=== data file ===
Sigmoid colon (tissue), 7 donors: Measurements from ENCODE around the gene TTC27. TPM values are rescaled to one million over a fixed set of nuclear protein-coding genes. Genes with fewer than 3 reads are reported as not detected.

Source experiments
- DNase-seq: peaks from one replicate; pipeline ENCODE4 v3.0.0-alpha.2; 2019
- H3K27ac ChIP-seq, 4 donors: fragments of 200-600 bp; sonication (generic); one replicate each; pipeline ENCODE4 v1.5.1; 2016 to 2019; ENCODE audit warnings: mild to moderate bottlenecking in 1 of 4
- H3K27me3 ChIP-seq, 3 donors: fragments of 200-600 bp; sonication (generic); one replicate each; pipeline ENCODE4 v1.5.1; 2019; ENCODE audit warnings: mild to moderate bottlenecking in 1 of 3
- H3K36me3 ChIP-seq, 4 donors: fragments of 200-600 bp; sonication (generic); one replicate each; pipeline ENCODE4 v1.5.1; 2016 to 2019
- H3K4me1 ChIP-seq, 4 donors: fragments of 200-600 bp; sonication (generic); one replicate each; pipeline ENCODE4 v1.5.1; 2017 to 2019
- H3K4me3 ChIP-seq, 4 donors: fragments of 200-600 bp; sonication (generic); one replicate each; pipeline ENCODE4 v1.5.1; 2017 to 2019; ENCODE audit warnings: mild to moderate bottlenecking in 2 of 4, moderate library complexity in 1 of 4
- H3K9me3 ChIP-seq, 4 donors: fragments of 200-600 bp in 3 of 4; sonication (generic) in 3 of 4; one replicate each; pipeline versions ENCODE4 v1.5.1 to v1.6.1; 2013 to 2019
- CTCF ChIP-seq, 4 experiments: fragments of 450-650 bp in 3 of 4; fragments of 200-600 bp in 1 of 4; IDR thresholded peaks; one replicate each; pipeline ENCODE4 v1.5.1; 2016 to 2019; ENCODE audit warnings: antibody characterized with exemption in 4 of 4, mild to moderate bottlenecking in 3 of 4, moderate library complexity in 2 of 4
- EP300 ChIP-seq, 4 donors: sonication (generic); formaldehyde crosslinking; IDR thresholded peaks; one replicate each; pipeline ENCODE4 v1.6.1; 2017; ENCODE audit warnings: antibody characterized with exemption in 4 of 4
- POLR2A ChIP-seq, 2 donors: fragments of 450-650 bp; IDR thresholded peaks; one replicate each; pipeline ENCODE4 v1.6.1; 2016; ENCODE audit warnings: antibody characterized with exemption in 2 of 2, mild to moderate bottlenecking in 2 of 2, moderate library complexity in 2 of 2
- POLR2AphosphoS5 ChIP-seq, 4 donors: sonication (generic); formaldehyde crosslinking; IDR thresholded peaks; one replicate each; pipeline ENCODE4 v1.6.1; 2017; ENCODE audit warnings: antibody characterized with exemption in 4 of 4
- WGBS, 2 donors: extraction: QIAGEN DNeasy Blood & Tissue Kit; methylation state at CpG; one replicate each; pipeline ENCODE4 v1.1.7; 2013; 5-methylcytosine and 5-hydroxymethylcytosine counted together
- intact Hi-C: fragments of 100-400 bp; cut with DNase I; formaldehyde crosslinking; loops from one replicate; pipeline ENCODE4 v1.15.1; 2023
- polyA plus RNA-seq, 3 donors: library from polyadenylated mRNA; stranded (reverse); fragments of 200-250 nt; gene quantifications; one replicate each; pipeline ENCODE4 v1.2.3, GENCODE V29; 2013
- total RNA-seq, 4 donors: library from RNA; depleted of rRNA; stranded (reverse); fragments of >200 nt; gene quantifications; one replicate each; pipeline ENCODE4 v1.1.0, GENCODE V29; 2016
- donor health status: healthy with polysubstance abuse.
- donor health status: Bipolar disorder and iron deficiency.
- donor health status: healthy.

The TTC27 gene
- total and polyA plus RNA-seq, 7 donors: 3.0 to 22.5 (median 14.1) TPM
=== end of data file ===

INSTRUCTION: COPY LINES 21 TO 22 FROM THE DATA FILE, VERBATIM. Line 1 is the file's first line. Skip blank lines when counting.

The TTC27 gene
- total and polyA plus RNA-seq, 7 donors: 3.0 to 22.5 (median 14.1) TPM